Bangkok hospital bomb wounds 24, junta blames its opponents

BANGKOK (Reuters) - A bomb at a hospital in the Thai capital wounded 24 people on Monday, the third anniversary of a 2014 military coup, the government said, with the army chief blaming groups opposed to the junta.

Thai forensic experts carry evidence as they leaves from a site of bomb blast at the Phramongkutklao Hospital, in Bangkok, Thailand, May 22, 2017. REUTERS/Athit Perawongmetha

There was no claim of responsibility for the blast at the Phramongkutklao Hospital in Bangkok, which is popular with soldiers and their families and retired military officers.

“We found the pieces that were used to make the bomb,” Kamthorn Aucharoen, commander of the police’s explosive ordnance team, told Reuters, adding it was not clear who was responsible.

“Right now, authorities are checking out closed circuit cameras.”

Government spokesman Sansern Kaewkamnerd said 24 people were wounded. Mostd were hit by flying glass, the military’s national security unit said.

Suspicion is likely to focus either on political dissidents opposed to military rule or Muslim separatists based in the south of the predominately Buddhist country.

Army chief Chalermchai Sittisart blamed groups opposed to the junta.

“It doesn’t have to be the junta anniversary. People who don’t like the junta, given the chance, will do this,” Chalermchai said in a televised interview, adding that troops in uniform and plainclothes security officers would be deployed to increase security.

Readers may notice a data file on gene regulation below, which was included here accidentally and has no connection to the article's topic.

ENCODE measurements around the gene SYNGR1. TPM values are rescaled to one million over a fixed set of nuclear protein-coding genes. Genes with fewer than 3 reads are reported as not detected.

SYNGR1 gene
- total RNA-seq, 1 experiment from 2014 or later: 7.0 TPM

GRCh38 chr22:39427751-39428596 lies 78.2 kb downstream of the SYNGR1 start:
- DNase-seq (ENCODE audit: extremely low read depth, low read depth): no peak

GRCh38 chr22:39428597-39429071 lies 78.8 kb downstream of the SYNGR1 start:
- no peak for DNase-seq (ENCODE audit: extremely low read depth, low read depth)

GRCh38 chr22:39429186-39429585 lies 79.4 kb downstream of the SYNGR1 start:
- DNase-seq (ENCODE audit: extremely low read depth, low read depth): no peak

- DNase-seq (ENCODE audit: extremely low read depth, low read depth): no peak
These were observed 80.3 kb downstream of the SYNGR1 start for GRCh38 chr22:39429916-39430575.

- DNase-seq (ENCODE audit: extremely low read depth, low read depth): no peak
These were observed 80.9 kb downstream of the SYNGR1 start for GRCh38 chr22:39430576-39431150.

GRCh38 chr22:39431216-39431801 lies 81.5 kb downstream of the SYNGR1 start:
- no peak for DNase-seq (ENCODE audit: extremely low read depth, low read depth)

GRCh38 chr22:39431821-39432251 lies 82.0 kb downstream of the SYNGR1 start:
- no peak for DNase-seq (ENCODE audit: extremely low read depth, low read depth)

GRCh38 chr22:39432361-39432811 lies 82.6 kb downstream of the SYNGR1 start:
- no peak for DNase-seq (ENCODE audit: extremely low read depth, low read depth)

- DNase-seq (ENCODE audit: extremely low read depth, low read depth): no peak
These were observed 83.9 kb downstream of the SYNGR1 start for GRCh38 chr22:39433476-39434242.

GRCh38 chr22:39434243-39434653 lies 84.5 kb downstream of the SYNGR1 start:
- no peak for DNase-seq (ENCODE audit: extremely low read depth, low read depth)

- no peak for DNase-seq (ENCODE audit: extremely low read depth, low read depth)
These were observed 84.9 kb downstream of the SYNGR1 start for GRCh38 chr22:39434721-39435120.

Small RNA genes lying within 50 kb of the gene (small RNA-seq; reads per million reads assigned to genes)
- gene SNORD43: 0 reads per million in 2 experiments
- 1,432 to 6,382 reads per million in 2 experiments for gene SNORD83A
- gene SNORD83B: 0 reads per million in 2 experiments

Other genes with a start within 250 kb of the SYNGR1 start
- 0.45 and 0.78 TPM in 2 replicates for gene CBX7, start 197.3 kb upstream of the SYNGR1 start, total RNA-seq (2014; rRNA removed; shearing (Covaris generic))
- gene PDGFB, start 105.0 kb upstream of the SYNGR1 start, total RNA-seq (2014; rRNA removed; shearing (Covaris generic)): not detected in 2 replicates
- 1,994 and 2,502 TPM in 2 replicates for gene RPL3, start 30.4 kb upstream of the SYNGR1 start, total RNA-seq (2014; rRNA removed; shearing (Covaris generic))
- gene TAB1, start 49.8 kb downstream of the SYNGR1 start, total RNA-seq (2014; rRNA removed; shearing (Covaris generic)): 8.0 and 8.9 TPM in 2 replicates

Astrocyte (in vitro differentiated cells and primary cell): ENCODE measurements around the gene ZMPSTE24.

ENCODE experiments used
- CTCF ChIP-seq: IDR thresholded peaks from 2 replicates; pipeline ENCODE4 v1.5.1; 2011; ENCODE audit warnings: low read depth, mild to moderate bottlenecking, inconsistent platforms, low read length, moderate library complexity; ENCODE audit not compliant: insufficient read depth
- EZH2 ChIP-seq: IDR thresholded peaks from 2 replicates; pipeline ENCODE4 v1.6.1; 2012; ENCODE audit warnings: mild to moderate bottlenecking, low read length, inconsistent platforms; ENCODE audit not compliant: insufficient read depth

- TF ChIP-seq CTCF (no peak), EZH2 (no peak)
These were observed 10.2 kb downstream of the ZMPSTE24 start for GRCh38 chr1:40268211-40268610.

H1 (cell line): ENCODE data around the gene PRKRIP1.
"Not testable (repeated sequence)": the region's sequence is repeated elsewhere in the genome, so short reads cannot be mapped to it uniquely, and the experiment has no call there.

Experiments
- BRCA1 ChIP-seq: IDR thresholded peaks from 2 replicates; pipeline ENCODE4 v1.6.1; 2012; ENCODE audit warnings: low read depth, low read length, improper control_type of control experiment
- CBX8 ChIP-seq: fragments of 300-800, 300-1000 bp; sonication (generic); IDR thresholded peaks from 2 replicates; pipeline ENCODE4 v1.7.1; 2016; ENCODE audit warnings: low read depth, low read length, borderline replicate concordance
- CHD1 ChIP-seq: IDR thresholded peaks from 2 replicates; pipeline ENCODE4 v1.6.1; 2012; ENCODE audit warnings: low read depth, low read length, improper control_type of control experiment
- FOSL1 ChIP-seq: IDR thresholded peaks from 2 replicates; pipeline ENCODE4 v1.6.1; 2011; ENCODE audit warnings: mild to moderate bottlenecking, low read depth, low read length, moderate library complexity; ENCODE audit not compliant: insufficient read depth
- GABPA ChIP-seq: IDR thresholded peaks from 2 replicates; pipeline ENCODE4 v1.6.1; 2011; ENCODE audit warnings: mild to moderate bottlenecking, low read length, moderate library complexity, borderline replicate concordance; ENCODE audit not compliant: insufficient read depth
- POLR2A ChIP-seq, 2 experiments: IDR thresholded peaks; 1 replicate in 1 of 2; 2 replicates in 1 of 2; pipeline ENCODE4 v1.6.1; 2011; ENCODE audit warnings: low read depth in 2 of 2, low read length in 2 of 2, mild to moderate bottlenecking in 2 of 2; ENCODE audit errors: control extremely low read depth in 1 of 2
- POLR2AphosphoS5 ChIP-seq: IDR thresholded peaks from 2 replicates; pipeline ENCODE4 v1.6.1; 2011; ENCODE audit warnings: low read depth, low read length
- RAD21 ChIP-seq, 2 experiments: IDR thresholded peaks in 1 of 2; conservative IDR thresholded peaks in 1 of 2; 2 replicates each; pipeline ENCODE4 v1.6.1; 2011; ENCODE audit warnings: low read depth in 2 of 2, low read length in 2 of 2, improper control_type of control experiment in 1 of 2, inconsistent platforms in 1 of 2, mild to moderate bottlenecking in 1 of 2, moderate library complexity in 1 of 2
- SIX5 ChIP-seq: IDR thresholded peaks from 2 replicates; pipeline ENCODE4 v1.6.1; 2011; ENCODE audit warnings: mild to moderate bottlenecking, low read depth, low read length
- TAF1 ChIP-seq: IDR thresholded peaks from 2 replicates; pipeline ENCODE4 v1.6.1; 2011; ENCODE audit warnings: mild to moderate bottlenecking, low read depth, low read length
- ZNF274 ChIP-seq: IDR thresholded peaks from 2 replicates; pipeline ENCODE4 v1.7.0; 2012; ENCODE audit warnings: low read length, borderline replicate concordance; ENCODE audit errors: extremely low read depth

Deputy national police chief General Srivara Rangsibrahmanakul said the bomb had been hidden in a container near the entrance of a pharmacy.

Slideshow ( 4 images )

The May 22, 2014, military coup toppled a democratically elected government and ended months of unrest, including sometimes deadly street demonstrations. The junta said it needed to take power to restore order and usher in political reforms.

Former prime minister Yingluck Shinawatra, whose government was ejected in the 2014 coup, called for a swift return to democracy in a Facebook post on Monday, adding that the economy had been hit hard.

Thailand’s export-dependent economy is showing signs of recovery following a shaky three years that saw weak consumer spending and a slump in trade.

Since the coup, the junta, known as the National Council for Peace and Order, has clamped down on dissent and ramped up prosecutions under sedition and royal defamation laws.

The military has always played a prominent role in Thai life but since the coup it has become embedded in society.

The military government has acknowledged it wants to weaken political parties and maintain permanent influence over elected governments, partly through a new constitution approved by the king last month.

An election is due by the end of next year.

The blast comes weeks after a car bomb at a shopping center in the province of Pattani, near Thailand’s border with Malaysia, which wounded 61 people and which authorities blamed on the Muslim insurgents.

The far south of Thailand, which includes the Muslim-majority provinces of Pattani, Yala and Narathiwat, is home to a long-running separatist insurgency. A bomb exploded in Yala earlier on Monday, wounding military officers.

Attacks by the Muslim rebels have largely, though not always, been confined to their southern heartland.

On May 15, a small bomb went off near the National Theatre in Bangkok’s old quarter, wounding two people. It was not clear who was behind the bomb.

Additional reporting by Amy Sawitta Lefevre, Patpicha Tanakasempipat in BANGKOK and Surapan Boonthanom in YALA; Writing by Amy Sawitta Lefevre; Editing by Robert Birsel and Nick Macfie